Wednesday, July 15, 2009
Putnam, Ruth Anna. Review of Francesca Bordogna's WILLIAM JAMES AT THE BOUNDARIES. NDPR (July 2009).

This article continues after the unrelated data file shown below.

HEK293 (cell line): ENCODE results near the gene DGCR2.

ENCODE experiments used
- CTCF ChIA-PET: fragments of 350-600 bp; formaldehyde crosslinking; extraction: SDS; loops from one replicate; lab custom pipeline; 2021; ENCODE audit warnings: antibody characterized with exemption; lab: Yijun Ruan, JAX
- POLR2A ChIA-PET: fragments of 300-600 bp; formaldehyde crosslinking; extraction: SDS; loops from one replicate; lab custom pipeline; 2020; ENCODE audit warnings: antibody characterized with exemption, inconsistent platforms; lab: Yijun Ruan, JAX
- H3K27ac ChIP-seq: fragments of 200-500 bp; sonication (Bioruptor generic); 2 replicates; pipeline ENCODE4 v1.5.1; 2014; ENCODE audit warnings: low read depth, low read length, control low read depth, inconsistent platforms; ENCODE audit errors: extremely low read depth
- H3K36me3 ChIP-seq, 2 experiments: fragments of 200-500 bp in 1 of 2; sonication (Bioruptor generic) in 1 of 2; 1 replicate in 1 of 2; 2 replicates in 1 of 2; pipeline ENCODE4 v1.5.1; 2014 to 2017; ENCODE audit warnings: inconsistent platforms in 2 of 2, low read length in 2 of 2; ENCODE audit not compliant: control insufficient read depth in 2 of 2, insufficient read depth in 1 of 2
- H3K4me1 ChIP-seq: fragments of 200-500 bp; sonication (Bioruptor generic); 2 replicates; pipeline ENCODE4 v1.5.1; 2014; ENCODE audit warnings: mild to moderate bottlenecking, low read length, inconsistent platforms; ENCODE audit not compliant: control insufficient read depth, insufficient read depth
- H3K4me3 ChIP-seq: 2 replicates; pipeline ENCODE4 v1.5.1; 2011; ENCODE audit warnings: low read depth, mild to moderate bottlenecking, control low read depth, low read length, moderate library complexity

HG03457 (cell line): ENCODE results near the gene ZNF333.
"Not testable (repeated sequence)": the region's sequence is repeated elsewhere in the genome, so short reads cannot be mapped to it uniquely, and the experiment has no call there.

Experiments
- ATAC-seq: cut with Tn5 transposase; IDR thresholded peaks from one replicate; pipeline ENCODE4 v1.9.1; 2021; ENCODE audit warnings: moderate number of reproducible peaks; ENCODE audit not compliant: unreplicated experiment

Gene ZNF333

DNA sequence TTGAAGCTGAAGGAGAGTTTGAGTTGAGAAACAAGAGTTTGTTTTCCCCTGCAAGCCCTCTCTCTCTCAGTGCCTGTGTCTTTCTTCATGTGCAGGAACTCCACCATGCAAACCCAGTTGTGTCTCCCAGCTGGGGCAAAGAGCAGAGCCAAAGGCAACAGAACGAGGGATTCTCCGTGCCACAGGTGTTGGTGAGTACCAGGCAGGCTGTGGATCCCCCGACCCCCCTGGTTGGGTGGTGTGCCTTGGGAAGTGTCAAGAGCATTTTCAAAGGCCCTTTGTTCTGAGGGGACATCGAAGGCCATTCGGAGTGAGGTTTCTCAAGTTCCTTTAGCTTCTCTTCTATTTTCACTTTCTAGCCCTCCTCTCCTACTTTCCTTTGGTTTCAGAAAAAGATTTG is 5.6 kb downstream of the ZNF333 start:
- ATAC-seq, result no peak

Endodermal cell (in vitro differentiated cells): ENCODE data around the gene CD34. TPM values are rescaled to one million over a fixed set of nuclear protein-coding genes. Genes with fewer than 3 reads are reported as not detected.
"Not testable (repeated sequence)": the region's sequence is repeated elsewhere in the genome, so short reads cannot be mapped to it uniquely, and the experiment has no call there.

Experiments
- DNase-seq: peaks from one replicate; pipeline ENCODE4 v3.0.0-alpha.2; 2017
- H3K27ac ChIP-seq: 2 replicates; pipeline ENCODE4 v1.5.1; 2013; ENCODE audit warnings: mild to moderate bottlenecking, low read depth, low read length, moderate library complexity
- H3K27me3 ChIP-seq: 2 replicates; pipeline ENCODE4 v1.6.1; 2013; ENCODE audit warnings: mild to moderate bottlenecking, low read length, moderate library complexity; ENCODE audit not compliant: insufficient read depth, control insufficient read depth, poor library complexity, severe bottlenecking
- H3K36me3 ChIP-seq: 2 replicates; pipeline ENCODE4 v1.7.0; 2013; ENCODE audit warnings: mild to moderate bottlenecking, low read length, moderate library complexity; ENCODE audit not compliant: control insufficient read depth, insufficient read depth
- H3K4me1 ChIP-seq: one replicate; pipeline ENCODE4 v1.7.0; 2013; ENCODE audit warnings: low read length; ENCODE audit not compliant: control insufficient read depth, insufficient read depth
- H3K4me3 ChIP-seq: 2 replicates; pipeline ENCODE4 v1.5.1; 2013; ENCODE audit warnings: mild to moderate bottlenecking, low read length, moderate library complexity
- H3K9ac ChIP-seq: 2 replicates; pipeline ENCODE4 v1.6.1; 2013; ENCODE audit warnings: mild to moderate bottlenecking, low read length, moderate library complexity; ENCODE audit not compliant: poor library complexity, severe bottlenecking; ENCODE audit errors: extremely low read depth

Bordogna, Francesca. William James at the Boundaries: Philosophy, Science, and the Geography of Knowledge. Chicago: U. of Chicago P, 2008. In her concluding paragraph Francesca Bordogna describes her book as "[a] combination of intellectual history, history of science, and what one may call 'philosophy studies'". I mention this at the outset because one must not expect this book to be a philosophical examination of James' philosophy. Just as "science studies" are not science, so Bordogna chose the characterization "philosophy studies" modestly and wisely. That said, the book is an ambitious and on the whole successful presentation of the disciplinary debates in American universities at the turn of the twentieth century, particularly as they concern drawing or transgressing boundaries between psychology and philosophy. As Bordogna sees it, William James' philosophy engaged in "boundary work". She seeks to answer the question, "Yet what prompted James in the first place to transgress the divides increasingly separating disciplines, types of discourse, and groups of investigators?" I do not find fully persuasive her attempt to show that such transgressions are essential to James' (supposed) aim of reconfiguring not only relations between scholars but also relations between citizens. Indeed, I am not persuaded that this was his aim. Nor do I believe that James' interest in abnormal and psychic phenomena played as large a role in his life as the author suggests. Nevertheless, I am a philosopher not a historian of ideas. As I already said, as history of ideas the book is successful: it provides an interesting, sometimes even gripping, account of certain issues that were very much alive a hundred and some years ago and have their analogues in today's explosion of new cross-boundaries disciplines, e.g., cognitive science. Let us turn to details. Knowledge -- both in the sense of the activity of coming to know as pursued in universities, research institutes, and industrial laboratories and also in the sense of the product of that activity -- lends itself to a geographical metaphor. There are fields, fields have boundaries, fields may be adjacent, and boundaries may be disputed or transgressed or firmly established. Philosophy, in particular, has fluid boundaries. Switching metaphors, the trunk of the tree of knowledge is philosophy while the various sciences, beginning with mathematics, followed by physics and biology, etc. are the branches that in time branched off. Various models of the organization of knowledge are discussed in chapter 7 of the book under review. By the turn of the twentieth century, psychology was sufficiently developed, one might say "sufficiently scientific", to branch off the parent tree. Thus returning now to Francesca Bordogna's geographic metaphor, boundaries between psychology and philosophy were drawn, were disputed, and were transgressed. At the same time, the place of philosophy in the university had to be renegotiated. Its earlier role as the culminating and unifying conclusion of a college education was called into question. Bordogna uses the building and the positioning of Emerson Hall at Harvard to represent one outcome of such negotiation (chapters 1 and 7). Emerson Hall, from its opening to this day, houses the offices of Harvard philosophers as well as many of the halls in which they lecture. According to James' colleague Hugo Münsterberg, Emerson Hall represented both the unification of philosophy and the drawing of its boundaries -- philosophers' studies and lecture halls were no longer scattered among the other disciplines. Meanwhile, Emerson Hall's position relative to the other buildings in Harvard Yard represented philosophy's culminating or unifying position within knowledge (or, perhaps, within the teaching of knowledge). One wishes Bordogna had provided a map. In any case, neither the geographical metaphor nor that of a tree of knowledge suits James' ultimate conception of philosophy as that which unifies knowledge by facilitating communication between the practitioners of various disciplines. A brief glance at the development of William James' position is here in order. In 1890 he published The Principles of Psychology, for many years a widely used textbook. In Principles James drew a clear line between psychology and philosophy. Psychology assumes mind-body dualism, a position inconsistent with James' ontology of pure experience. Psychology takes for granted that there is a mind-independent world and that we can and do know a lot about it. Philosophy subjects these assumptions to critical examination. Nevertheless, one can find interesting and deep philosophy in Principles. Moreover, James frequently and egregiously transgressed the boundaries between philosophy and psychology. . . . Read the whole review here: http://ndpr.nd.edu/review.cfm?id=16566.